Trump doesn’t need Congress to probe wire­tap charge,

Pres­i­dent need only ask in­tel op­er­a­tives if his claim is true.

Austin American-Statesman - - FRONT PAGE - By Eric Tucker and Eileen Sullivan

If Don- ald Trump wants to know whether he was the sub­ject of sur­veil­lance by the U.S. gov­ern­ment, he may be uniquely po­si­tioned to get an an­swer.

A se­ries of week­end tweets by the pres­i­dent focused pub­lic at­ten­tion on in­tel­li­gence col­lec­tion ef­forts long shrouded in se­crecy. He ac­cused for­mer Pres­i­dent Barack Obama of or­der­ing wire­taps on his phones but of­fered no proof to back the claim, and the White House then called on Congress to in­ves­ti­gate the al­le­ga­tions.

But for­mer gov­ern­ment lawyers say Trump hardly needs Congress to an­swer this ques­tion.

“The in­tel­li­gence com­mu­nity works for the pres­i­dent, so if a pres­i­dent wanted to know whether surveil- lance had been con­ducted on a par­tic­u­lar tar­get, all he’d have to do is ask,” said Todd Hin­nen, head of the Jus­tice De­part­ment’s Na­tional Se­cu­rity Di­vi­sion dur­ing the Obama ad­min­is­tra­tion and a Na­tional Se­cu­rity Coun­cil staff mem­ber un­der Ge­orge W. Bush.

The lat­est storm be­gan Satur­day when Trump tweeted: “Is it le­gal for a sit­ting Pres- ident to be ‘wire tap­ping’ a race for pres­i­dent prior to an elec­tion? Turned down by court ear­lier. A NEW LOW!” He fol­lowed up with: “How low has Pres­i­dent Obama gone to tapp my phones dur­ing the very sa­cred elec- tion process. This is Nixon/ Water­gate. Bad (or sick) guy!”

The Jus­tice De­part­ment, not the pres­i­dent, would have the au­thor­ity to con- duct such sur­veil­lance, and of­fi­cials have not con­firmed any such ac­tion. Through a spokesman, Obama said nei- ther he nor any White House of­fi­cial had ever or­dered sur­veil­lance on any U.S. cit­i­zen. Obama’s top in­tel­li­gence offi- cial, James Clap­per, also said Trump’s claims were false, and a U.S. of­fi­cial told The As­so­ci­ated Press that the FBI asked the Jus­tice De­part­ment to re­but Trump’s as­ser­tions.

Why turn to Congress, Trump spokesman Sean Spicer was asked Mon­day.

un­der­stand­ing is that the pres­i­dent di­rect­ing the De­part­ment of Jus­tice to do some­thing with re­spect to an in­ves­ti­ga­tion that may or may not oc­cur with ev­i­dence may be seen as try­ing to in­ter­fere,” Spicer said. “And I think that we’re try­ing to do this in the proper way.”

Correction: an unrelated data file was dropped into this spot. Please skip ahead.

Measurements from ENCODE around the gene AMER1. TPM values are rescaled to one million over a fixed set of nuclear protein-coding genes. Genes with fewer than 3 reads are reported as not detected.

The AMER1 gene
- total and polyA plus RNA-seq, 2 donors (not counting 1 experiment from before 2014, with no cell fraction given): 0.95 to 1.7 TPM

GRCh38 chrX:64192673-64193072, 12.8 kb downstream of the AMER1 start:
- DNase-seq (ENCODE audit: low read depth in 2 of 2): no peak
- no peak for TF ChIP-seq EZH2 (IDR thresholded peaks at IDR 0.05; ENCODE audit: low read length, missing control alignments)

He in­di­cated that Trump was re­spond­ing to me­dia re­ports rather than any word from the in­tel­li­gence com­mu­nity. Other of­fi­cials have sug­gested the pres­i­dent was act­ing on other in­for­ma­tion.

Sen. John McCain, R-Ariz., chair­man of the Armed Ser­vices Com­mit­tee, said Mon­day that Trump needs to give more in­for­ma­tion to the Amer­i­can peo­ple and Congress about his wire­tap­ping ac­cu­sa­tions. “The di­men­sions of this are huge,” McCain said. “It’s ac­cus­ing a for­mer pres­i­dent of the United States of vi­o­lat­ing the law. That’s never hap­pened be­fore.”

As for the ge­n­e­sis of a pos­si­ble wire­tap, it is pos­si­ble the pres­i­dent was re­fer­ring to the For­eign In­tel­li­gence Sur­veil­lance Act, a 1978 law that per­mits in­ves­ti­ga­tors, with a war­rant, to col­lect the com­mu­ni­ca­tions of some­one they sus­pect of be­ing an agent of a for­eign power.

The gov­ern­ment’s use of that act is secret, the war­rant ap­pli­ca­tion process clas­si­fied. But, as pres­i­dent, Trump has the au­thor­ity to de­clas­sify any­thing. And were such a war­rant to ex­ist, he could make it pub­lic.

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